By having the text of the New Testament in particular “explode” across the known world, ending up in the far-flung corners of the Roman Empire in a relatively short period of time, God protected that text from the one thing that we could never detect: the wholesale change of doctrine or theology by one particular man or group who had full control over the text at any one point in its history. You see, because the New Testament books were written at various times, and were quickly copied and distributed as soon as they were written, there was never a time when any one man, or any group of men, could gather up all the manuscripts and make extensive changes in the text itself, such as cutting out the deity of Christ, or inserting some foreign doctrine or concept. No one could gather up the texts and try to make them all say the same thing by “harmonizing” them, either. If someone had indeed done such a thing, we could never know for certain what the apostles had written, and what the truth actually is. But such a thing did not, and could not, happen. Indeed, by the time anyone did obtain great ecclesiastical power in the name of Christianity, texts like p66 or p75 were already long buried in the sands of Egypt, out of the reach of anyone who would try to alter them. The fact that their text is nearly identical to even the most “Byzantine” manuscript of 1,000 years later is testimony to the overall purity of the New Testament text.

The King James Only Controversy, James R. White, Bethany, 2009 2nd ed., p.77

The Reliability of the Greek New Testament

August 17, 2010

The evidence for our New Testament writings is ever so much greater than the evidence for many writings of classical authors, the authenticity of which no one dreams of questioning. And if the New Testament were a collection of secular writings, their authenticity would generally be regarded as beyond all doubt. It is a curious fact that historians have often been much readier to trust the New Testament records than have many theologians.

Perhaps we can appreciate how wealthy the New Testament is in manuscript attestation if we compare the textual material for other ancient historical works. For Caesar’s Gallic War (composed between 58 and 50 BC) there are several extant MSS [manuscripts], but only nine or ten are good, and the oldest is some 900 years later than Caesar’s day. Of the 142 books of the Roman History of Livy (59 BC – AD 17) only thirty-five survive, these are known to us from not more than twenty MSS of any consequence, only one of which, and that containing fragments of Books iii-vi, is as old as the fourth century. Of the fourteen books of the Histories of Tacitus (c. AD 100) only four and a half survive; of the sixteen books of his Annals_, ten survive in full and two in part. The text of these extant portions of his two great historical works depend entirely on two MSS, one of the ninth century and one of the eleventh. The extant MSS of his minor works (_Dialogus de Oratoribus, Agricola, Germania) all descend from a codex of the tenth century. The History of Thucydides (c. 460-400 BC) is known to us from eight MSS, the earliest belonging to C. AD 900, and a few papyrus scraps, belonging to about the beginning of the Christian era. The same is true of the History of Herodotus (c. 480-425 BC). Yet no classical scholar would listen to an argument that the authenticity of Herodotus or Thucydides is in doubt because the earliest MSS of their works which are of any use to us are over 1,300 years later than the originals .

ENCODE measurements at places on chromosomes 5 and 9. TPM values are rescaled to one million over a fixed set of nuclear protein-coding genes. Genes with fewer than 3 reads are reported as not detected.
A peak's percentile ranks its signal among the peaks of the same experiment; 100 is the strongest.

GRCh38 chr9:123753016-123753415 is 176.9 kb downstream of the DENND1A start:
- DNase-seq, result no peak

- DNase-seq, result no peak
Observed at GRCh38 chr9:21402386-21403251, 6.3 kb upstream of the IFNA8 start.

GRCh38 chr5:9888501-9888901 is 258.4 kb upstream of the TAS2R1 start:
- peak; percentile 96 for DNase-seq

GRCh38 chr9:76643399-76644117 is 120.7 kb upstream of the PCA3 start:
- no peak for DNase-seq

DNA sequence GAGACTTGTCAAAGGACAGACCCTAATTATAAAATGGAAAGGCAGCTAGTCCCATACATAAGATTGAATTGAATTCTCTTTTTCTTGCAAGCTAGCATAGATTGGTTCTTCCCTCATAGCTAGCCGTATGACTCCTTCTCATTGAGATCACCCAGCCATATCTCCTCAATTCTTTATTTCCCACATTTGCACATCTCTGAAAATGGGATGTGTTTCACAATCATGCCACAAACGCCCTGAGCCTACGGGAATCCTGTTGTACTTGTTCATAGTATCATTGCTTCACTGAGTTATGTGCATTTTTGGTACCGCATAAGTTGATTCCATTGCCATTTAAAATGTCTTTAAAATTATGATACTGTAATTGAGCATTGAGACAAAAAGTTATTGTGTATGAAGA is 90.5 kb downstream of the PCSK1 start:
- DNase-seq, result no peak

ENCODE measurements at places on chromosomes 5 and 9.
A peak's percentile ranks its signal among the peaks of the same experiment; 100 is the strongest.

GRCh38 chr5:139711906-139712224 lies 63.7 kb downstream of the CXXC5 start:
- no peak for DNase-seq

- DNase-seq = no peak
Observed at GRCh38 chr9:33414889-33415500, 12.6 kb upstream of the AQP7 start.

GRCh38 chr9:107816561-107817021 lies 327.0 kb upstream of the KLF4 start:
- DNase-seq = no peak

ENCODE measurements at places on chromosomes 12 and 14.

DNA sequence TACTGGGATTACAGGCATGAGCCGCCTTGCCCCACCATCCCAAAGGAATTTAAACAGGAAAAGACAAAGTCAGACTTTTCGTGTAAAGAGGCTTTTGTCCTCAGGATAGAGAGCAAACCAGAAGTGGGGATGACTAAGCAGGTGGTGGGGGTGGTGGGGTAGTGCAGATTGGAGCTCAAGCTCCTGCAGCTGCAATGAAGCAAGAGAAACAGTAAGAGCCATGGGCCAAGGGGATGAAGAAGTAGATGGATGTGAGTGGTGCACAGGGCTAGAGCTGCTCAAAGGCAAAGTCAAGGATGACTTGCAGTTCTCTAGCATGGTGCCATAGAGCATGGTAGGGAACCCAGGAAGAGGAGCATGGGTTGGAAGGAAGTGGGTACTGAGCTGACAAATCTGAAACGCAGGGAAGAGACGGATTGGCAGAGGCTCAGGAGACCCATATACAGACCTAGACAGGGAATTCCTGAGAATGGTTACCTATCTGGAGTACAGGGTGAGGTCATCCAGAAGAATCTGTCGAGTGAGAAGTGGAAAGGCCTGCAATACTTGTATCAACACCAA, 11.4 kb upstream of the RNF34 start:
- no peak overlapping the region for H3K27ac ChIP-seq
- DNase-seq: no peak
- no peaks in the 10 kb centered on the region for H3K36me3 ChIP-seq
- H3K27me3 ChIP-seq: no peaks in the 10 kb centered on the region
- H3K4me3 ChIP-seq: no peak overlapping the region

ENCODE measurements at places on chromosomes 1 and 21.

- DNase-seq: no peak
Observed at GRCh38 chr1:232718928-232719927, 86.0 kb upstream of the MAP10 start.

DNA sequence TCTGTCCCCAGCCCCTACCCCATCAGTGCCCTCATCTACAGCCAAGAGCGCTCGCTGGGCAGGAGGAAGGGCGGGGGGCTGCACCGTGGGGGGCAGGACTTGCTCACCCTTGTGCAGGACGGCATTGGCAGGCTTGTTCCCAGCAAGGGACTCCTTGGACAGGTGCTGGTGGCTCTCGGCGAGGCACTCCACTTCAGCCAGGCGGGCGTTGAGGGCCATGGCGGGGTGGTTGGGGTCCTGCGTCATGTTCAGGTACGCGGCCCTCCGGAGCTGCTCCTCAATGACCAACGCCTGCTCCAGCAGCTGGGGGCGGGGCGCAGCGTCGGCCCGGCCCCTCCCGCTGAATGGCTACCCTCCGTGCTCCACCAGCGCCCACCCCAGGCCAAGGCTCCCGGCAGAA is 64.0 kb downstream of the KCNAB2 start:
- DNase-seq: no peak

FF Bruce, Are the New Testament Documents Reliable? (1960, 15-17)

At last count there are about 5,800 Greek MSS for the New Testament. The figure is rising as new discoveries are made.

Reliability of the Old Testament

August 17, 2010

As regards the consonantal text (i.e. of the Hebrew Bible), there has been little change or variation in it since it was fixed in the time of Rabbi Aqiba, early in the second century A.D. This is borne out by the Biblical quotations in the Mishna (c. A.D. 200) and the Gemaras of Palestine (c. A.D. 350) and Babylonia (c. A.D. 500), as also by the character of the text paraphrased or translated in the Aramaic Targums and in the Greek version of Aquila.

FF Bruce, Recent Discoveries in Biblical Manuscripts

About A.D. 200 Jerome translated the Old Testament into Latin directly from Hebrew. His translation, together with references made to the original text of Old Testament passages in some of his other writings, is thus a witness to the character of the Hebrew text 500 years before the Masoretes had concluded their work. Still earlier in the Christian era is the Syriac version of the Old Testament…And from the last three centuries B.C. we have the…Septuagint…

Yet another witness, so far as the Pentateuch is concerned, is the Samaritan Bible…the variations between the Samaritan Pentateuch and the  Masoretic edition of these books are quite insignificant by comparison with the area of agreement.

FF Bruce, The Books and the Parchments, p.119